COMPARISON OF LINEAR-ELASTIC FRACTURE AND ELASTIC-PLASTIC FRACTURE OF FERRITIC STEELS IN GASEOUS HYDROGEN
Chris San MarchiGrand Ballroom C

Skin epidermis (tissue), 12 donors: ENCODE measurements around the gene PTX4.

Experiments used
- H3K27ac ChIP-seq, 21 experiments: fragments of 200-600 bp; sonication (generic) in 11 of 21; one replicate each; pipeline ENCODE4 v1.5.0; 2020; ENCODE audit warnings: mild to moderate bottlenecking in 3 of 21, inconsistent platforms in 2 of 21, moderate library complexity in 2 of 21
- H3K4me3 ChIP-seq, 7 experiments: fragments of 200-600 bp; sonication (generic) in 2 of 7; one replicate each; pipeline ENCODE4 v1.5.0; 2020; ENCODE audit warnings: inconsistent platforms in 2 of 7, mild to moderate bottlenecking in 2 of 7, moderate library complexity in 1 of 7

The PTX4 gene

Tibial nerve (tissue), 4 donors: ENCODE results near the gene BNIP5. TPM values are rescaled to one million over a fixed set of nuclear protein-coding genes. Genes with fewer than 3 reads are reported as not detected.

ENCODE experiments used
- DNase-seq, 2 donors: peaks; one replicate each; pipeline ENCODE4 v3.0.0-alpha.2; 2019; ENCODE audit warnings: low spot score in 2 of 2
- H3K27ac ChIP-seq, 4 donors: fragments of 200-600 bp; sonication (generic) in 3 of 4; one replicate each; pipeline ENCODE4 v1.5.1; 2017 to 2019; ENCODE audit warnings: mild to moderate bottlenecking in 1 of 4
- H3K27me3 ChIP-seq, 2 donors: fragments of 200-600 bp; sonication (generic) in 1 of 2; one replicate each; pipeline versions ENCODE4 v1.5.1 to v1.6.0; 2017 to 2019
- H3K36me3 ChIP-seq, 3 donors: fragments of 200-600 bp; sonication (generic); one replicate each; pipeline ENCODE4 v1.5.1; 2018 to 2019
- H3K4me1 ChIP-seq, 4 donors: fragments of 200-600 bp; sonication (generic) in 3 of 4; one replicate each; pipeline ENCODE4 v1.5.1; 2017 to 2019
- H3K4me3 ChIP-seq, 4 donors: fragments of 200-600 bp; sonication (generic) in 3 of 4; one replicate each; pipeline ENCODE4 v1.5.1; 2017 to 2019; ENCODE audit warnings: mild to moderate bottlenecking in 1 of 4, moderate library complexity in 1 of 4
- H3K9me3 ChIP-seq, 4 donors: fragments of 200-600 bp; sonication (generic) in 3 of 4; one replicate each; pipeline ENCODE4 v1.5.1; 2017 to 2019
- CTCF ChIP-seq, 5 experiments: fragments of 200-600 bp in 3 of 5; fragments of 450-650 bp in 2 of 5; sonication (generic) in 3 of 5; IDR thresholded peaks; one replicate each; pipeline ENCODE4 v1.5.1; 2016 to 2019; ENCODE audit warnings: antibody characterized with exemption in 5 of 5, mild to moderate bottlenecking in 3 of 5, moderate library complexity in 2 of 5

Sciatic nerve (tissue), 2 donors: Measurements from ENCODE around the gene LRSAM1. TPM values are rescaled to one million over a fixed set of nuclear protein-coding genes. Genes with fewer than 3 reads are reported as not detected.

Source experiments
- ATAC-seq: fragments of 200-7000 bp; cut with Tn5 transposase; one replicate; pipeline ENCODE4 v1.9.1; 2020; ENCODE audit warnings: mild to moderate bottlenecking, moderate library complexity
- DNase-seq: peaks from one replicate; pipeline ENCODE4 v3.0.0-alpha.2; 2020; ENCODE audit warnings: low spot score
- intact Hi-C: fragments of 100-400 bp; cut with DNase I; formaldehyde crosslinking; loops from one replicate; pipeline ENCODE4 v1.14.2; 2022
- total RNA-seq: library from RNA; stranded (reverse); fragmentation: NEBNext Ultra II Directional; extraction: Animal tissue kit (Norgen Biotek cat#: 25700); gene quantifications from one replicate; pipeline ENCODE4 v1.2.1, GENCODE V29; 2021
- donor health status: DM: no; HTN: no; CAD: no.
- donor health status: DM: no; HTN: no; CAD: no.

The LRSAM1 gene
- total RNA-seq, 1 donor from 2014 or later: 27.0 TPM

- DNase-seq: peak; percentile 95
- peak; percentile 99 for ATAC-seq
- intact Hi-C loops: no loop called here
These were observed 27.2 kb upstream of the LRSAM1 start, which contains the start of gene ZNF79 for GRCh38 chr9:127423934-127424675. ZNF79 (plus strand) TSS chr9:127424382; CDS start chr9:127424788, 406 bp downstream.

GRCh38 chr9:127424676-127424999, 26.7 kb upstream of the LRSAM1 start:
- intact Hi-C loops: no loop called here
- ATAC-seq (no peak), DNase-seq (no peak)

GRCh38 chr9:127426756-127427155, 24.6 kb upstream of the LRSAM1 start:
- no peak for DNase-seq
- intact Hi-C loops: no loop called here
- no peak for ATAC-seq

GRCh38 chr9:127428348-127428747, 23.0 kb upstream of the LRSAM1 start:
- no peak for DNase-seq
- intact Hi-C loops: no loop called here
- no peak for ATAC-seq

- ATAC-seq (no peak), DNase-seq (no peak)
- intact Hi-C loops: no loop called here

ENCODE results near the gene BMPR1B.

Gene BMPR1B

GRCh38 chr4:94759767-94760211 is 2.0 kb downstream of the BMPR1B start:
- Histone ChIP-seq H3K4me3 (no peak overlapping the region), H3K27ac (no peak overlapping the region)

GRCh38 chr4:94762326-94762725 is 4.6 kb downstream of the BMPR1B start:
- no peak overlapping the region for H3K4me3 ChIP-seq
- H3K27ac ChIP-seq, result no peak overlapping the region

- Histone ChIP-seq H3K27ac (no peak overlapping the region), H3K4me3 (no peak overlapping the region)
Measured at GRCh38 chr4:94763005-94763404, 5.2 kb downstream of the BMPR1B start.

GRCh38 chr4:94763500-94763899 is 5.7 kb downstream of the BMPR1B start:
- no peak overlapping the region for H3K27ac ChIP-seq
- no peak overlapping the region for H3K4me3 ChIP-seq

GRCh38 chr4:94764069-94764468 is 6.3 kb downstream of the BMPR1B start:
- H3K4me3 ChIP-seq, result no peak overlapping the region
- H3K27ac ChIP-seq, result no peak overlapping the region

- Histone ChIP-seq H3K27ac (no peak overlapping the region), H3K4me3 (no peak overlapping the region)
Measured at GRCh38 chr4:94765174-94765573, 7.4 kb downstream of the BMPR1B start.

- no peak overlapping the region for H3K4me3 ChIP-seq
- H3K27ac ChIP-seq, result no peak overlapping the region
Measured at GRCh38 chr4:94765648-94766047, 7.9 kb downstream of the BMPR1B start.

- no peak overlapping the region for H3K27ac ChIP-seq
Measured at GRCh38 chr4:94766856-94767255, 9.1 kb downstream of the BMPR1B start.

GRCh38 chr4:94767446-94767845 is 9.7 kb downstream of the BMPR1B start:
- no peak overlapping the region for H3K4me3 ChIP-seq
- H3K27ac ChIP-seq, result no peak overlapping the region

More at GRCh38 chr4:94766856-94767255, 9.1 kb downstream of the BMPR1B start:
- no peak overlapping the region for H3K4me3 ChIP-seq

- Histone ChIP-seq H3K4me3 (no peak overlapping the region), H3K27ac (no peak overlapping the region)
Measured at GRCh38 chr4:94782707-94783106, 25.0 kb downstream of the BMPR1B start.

There is a common misperception that exposure to gaseous hydrogen makes construction steels brittle. Reality, however, is more nuanced. Whereas very high-strength steels can display characteristics of brittle fracture, low- to medium-strength steels remain ductile in gaseous hydrogen. Typical pressure vessel steels (e.g., quench and tempered Cr-Mo and Ni-Cr-Mo steels) and line-pipe steels (e.g., low-carbon steels) remain sufficiently ductile that fracture measurements do not satisfy the requirements of standardized linear elastic fracture mechanics. Generally, for steels with tensile strength 1,000 bar. This presentation reviews the requirements of linear elastic and elastic plastic fracture testing in the context of fracture tests in gaseous hydrogen that have been reported in the literature.